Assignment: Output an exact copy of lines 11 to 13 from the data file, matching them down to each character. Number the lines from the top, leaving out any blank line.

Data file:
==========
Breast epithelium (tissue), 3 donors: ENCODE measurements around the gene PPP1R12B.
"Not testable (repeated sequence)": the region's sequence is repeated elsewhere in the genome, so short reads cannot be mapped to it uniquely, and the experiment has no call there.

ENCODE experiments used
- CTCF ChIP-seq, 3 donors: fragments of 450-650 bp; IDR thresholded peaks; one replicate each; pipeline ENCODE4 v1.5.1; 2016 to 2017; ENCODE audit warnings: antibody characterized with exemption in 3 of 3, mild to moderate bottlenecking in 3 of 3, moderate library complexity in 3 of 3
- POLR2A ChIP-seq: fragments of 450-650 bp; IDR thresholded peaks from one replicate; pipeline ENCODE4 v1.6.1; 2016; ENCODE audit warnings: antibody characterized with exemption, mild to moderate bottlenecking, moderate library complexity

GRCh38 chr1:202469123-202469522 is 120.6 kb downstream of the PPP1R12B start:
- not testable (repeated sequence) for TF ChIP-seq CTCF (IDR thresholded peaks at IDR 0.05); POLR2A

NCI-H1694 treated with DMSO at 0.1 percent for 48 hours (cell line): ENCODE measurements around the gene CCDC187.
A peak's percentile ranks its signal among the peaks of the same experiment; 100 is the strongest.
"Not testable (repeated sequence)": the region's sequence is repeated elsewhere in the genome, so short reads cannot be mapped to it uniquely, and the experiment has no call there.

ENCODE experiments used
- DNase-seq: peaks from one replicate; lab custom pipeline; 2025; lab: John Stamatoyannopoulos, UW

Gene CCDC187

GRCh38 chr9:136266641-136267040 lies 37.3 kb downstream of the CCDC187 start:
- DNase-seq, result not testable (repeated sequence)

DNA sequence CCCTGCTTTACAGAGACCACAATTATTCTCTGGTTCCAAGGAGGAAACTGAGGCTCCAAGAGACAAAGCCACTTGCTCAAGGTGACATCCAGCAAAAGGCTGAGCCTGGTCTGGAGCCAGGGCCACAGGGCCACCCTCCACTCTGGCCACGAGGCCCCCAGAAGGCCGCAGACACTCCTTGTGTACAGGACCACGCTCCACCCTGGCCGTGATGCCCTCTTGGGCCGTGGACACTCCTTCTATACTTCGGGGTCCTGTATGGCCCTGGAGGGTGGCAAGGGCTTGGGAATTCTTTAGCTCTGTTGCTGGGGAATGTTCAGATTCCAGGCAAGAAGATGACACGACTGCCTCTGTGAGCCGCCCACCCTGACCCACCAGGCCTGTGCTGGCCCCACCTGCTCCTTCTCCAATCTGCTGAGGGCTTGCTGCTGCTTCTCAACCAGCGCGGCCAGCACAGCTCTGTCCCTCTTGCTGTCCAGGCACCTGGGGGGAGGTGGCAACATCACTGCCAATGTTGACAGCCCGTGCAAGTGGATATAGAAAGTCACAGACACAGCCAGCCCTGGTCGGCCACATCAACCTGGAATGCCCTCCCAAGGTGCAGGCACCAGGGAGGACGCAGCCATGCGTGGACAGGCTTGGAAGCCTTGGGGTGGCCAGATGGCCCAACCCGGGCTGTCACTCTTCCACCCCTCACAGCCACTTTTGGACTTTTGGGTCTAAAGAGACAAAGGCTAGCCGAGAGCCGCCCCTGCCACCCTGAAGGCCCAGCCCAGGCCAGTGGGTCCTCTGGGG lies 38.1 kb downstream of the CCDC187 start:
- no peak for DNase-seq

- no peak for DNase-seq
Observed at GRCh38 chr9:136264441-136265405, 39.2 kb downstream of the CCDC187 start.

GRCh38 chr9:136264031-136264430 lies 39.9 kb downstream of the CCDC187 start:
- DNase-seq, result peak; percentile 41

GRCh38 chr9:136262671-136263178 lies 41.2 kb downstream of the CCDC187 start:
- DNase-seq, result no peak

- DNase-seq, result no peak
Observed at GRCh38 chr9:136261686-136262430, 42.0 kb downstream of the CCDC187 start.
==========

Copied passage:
ENCODE experiments used
- DNase-seq: peaks from one replicate; lab custom pipeline; 2025; lab: John Stamatoyannopoulos, UW

Gene CCDC187